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Amid port congestion, it’s best to think local

Clockwork operates locally on a global scale

You know a logistics issue is a big deal when the entire family discusses supply chain bottlenecks at the dinner table. 

It’s likely that many families have discussed, say, Los Angeles’ container congestion in depth over the past few weeks, discussing articles they’ve read in an attempt to articulate macroeconomic issues. 

Mid-debate, many may have checked their phones’ pizza apps for delivery updates — unbeknownst to them that the answer to the topic at hand is in fact in their hands.

“Today we can track a pizza being delivered to our houses but we struggle to know where our cargo containers are in general,” said Sascha Peyer, co-founder and CRO of Clockwork Logistics Systems.

It’s an interesting thought: Why is it easier to track a $10 pizza than a multimillion dollar shipment? Sure, visibility is beginning to take shape in logistics, but many aspects of shipping are still in the dark, especially concerning ground-level movements compared to maritime.

“Terminals are waking up and realizing that the system is so broken, saying that we may control what’s happening inside our terminal operation as we’ve got some systems in place, but we clearly lack the connectivity to the land side of things, to the trucker community,” Peyer said.

When it comes to the container congestion, all eyes are squarely on San Pedro Bay and beyond, where the Marine Exchange reports that a total of 61 ships were awaiting berth at the ports of Los Angeles and Long Beach as of last week.

The optics of it all have painted quite a spectacular picture for mainstream news audiences as of late, but Peyer said the truth is that ports have been struggling with these bottlenecks at varying degrees for nearly a year.

Peyer, who resides in Orange County, California, noted how common it’s been to see vast numbers of empty containers scattered about Southern California’s Inland Empire for upward of 60 to 90 days this year.

He further stressed how frustrating missed appointments have been for terminals. Thousands of containers are made available for pickup at ports like Los Angeles and Long Beach on any given day, but if up to 30% of truckers fail to show up, terminal operators are left to reshuffle their decks completely, tacking on more operational and time expenses that create even more yard friction.

Ocean terminals are already following suit. Clockwork CEO and founder Robert Haney has spoken with many terminal operators who say they’re aiming to bring their land-based operations up to par with the optimization achieved on the ocean side.

“How do we connect a global shipper directly to a trucker working in a local market and cut out the middleman, allowing both global and local entities to have a direct contractual and operational relationship?” asked Haney, answering that what’s needed is a platform that allows global shippers to digitize their existing networks.

Built to think locally on a global scale, Clockwork does just that. The intuitive digital delivery platform connects shippers to independent carriers in markets worldwide.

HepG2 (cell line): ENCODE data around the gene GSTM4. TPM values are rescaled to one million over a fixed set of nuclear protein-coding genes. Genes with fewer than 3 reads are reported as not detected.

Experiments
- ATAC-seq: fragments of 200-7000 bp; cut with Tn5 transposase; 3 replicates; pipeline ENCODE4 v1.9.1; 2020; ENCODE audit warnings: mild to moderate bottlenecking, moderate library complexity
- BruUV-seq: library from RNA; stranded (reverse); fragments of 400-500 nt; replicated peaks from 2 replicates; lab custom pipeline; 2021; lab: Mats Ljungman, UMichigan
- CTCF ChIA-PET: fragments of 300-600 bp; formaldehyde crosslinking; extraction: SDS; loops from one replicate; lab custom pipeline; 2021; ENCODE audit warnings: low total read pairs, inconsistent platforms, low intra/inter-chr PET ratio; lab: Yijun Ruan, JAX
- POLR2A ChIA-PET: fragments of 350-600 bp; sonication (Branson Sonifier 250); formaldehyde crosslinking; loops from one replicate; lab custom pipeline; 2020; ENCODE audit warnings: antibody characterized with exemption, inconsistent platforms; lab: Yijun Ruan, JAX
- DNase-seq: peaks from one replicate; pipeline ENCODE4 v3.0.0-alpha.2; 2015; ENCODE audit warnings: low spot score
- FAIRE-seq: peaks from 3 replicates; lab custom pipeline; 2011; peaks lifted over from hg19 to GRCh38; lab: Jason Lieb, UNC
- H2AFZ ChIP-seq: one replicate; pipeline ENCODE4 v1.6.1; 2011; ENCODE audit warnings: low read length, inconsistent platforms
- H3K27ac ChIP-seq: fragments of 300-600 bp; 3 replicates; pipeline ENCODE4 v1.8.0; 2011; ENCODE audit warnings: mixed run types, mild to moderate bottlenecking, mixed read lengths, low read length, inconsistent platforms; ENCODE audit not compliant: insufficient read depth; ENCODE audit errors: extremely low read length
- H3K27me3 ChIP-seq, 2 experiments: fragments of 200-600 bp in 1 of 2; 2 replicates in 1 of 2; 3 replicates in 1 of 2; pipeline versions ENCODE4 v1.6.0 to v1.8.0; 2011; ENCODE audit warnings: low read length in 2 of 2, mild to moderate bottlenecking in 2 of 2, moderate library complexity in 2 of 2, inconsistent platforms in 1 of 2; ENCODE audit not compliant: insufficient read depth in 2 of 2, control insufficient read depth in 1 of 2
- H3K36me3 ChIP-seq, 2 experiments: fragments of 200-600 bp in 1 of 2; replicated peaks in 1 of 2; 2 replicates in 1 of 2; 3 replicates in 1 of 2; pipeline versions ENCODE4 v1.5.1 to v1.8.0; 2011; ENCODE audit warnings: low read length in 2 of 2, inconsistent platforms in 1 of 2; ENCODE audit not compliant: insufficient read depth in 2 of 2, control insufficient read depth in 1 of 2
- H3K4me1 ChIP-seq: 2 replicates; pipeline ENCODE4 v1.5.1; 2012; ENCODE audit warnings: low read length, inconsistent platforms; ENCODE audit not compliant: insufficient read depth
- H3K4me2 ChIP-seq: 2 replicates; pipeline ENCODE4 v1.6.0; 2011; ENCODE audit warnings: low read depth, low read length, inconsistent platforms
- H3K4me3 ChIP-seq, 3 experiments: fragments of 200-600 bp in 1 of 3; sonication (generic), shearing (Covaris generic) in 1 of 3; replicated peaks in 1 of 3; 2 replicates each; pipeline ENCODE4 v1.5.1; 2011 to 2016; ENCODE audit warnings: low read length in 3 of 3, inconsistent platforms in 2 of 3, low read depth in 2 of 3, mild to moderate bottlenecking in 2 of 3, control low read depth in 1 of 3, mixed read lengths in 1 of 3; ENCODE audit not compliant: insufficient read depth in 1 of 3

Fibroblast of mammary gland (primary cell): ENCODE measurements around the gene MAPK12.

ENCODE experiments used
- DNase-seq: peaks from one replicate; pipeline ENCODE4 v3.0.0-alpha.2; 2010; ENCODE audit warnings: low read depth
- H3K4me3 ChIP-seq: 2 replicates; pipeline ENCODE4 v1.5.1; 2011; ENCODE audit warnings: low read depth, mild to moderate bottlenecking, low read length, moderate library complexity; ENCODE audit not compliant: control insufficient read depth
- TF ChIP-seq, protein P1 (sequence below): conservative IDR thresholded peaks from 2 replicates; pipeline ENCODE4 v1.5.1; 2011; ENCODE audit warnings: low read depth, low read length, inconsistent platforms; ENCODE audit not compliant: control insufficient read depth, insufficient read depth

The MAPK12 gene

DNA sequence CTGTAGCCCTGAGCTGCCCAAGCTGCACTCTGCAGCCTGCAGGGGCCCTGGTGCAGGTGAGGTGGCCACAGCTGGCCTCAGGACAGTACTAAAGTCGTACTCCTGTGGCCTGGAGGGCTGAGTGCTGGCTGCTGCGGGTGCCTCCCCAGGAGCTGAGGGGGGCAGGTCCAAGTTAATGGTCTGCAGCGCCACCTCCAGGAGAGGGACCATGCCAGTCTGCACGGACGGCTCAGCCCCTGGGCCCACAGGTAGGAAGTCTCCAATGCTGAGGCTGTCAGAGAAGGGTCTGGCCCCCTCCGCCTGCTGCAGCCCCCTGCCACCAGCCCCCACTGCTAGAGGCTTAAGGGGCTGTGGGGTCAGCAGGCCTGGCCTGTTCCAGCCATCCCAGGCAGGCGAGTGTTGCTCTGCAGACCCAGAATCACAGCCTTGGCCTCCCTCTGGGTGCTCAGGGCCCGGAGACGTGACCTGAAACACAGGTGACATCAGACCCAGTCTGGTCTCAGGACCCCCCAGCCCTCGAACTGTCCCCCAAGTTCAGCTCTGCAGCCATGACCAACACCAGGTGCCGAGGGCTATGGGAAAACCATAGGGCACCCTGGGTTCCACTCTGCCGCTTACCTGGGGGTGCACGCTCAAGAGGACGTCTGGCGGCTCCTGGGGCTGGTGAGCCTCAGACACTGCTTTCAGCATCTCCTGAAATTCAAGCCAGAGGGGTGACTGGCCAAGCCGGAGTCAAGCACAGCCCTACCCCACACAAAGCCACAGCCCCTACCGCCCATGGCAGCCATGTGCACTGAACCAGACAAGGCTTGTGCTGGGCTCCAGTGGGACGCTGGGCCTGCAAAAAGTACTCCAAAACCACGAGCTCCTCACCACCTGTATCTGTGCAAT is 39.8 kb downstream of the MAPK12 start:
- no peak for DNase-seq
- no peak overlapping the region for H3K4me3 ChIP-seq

Clockwork believes that transforming your supply chain shouldn’t be so complicated, hence the lack of overhaul needed to utilize its platform. Instead its mission is to connect proven technology to existing systems, thereby creating an efficient and fully transparent supply chain network.

With Clockwork, everything is designed to integrate with your existing system. Thus, actionable driver and shipment data is collected in real time through the platform’s cloud-based and intelligent automation technology, seamlessly linking both driver and shipper with its easy-to-use mobile app and command console.

“You’re not having to make a big investment because you’re tapping into equipment or technology that everybody has in the pocket — their smartphone,” Peyer said.

Haney added that its software-only approach and ability to digitize trucking networks helps each of its users form unique relationships. The more Clockwork is utilized, the more differentiated the user experience will become, which Haney said is a great way to future-proof your operation.

“Don’t try to take a shortcut by using some kind of a tracking device that’s only going to give you some tracking information. Let’s actually solve this problem; let’s connect to the drivers so that you know them by name and give them a digital reputation,” he said.

“We learned a lot of lessons along the way, including how to engage with drivers, how to make it fun, how to make it useful for them,” Haney continued, presenting Clockwork as an effective solution to the driver problem. “I think most people who try to engage with the driver themselves fail because they’re treating it as adding a component that they’ve built over the weekend to their existing TMS, and it just lands very flat.”

As container congestion in Southern California continues to reach new heights, patience is growing even thinner. But while activity off the coast — or lack thereof — garners most attention, keep in mind that pacing the widow’s walk gains nothing.

Focus instead on what you can improve — your driver networks. Clockwork makes it easy to connect with drivers in the markets where your products are picked up and delivered, helping alleviate the driver and container issues that markets like Los Angeles are experiencing and providing your supply chain with the same technological prowess as pizza delivery.

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Jack Glenn

Jack Glenn is a sponsored content writer for FreightWaves and lives in Chattanooga, TN with his golden retriever, Beau. He is a graduate of the University of Georgia's Terry College of Business.